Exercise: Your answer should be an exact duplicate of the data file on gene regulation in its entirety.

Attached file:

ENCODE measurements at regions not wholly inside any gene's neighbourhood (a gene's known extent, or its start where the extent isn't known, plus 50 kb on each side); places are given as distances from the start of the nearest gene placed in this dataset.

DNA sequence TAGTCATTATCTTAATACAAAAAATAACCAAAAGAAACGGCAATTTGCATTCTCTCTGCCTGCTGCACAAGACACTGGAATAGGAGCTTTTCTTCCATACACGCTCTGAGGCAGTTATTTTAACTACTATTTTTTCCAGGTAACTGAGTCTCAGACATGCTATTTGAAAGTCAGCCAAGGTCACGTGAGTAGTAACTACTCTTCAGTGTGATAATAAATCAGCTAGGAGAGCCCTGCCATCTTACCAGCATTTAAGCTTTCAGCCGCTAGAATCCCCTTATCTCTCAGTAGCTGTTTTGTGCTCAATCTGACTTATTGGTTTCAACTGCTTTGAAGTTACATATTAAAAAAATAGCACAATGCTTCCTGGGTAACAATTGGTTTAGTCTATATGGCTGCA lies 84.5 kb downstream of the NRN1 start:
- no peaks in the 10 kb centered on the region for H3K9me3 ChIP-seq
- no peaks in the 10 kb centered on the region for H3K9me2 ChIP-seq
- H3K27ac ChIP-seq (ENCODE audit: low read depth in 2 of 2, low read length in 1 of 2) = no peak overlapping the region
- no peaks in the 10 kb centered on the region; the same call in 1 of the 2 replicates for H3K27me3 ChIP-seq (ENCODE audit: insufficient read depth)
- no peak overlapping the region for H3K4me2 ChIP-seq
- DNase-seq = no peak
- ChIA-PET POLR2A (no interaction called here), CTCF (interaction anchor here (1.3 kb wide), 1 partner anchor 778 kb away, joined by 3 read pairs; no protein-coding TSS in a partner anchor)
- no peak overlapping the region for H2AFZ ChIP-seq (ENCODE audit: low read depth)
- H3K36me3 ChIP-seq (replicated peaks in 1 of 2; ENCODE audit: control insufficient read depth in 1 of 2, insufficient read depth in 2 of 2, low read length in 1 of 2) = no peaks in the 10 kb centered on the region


ENCODE measurements at regions not wholly inside any gene's neighbourhood (a gene's known extent, or its start where the extent isn't known, plus 50 kb on each side); places are given as distances from the start of the nearest gene placed in this dataset.

DNA sequence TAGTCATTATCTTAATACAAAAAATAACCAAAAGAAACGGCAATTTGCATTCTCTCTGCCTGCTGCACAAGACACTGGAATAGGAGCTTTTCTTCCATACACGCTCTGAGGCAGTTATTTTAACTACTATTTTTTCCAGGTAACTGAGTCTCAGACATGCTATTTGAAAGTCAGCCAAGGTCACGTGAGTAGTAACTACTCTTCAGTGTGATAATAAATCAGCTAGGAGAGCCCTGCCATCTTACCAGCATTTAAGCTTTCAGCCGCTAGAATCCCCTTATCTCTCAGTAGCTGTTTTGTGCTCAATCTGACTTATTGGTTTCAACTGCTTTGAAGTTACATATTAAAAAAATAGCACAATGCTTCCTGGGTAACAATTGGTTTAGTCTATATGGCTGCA lies 84.5 kb downstream of the NRN1 start:
- no peaks in the 10 kb centered on the region for H3K9me3 ChIP-seq
- no peaks in the 10 kb centered on the region for H3K9me2 ChIP-seq
- H3K27ac ChIP-seq (ENCODE audit: low read depth in 2 of 2, low read length in 1 of 2) = no peak overlapping the region
- no peaks in the 10 kb centered on the region; the same call in 1 of the 2 replicates for H3K27me3 ChIP-seq (ENCODE audit: insufficient read depth)
- no peak overlapping the region for H3K4me2 ChIP-seq
- DNase-seq = no peak
- ChIA-PET POLR2A (no interaction called here), CTCF (interaction anchor here (1.3 kb wide), 1 partner anchor 778 kb away, joined by 3 read pairs; no protein-coding TSS in a partner anchor)
- no peak overlapping the region for H2AFZ ChIP-seq (ENCODE audit: low read depth)
- H3K36me3 ChIP-seq (replicated peaks in 1 of 2; ENCODE audit: control insufficient read depth in 1 of 2, insufficient read depth in 2 of 2, low read length in 1 of 2) = no peaks in the 10 kb centered on the region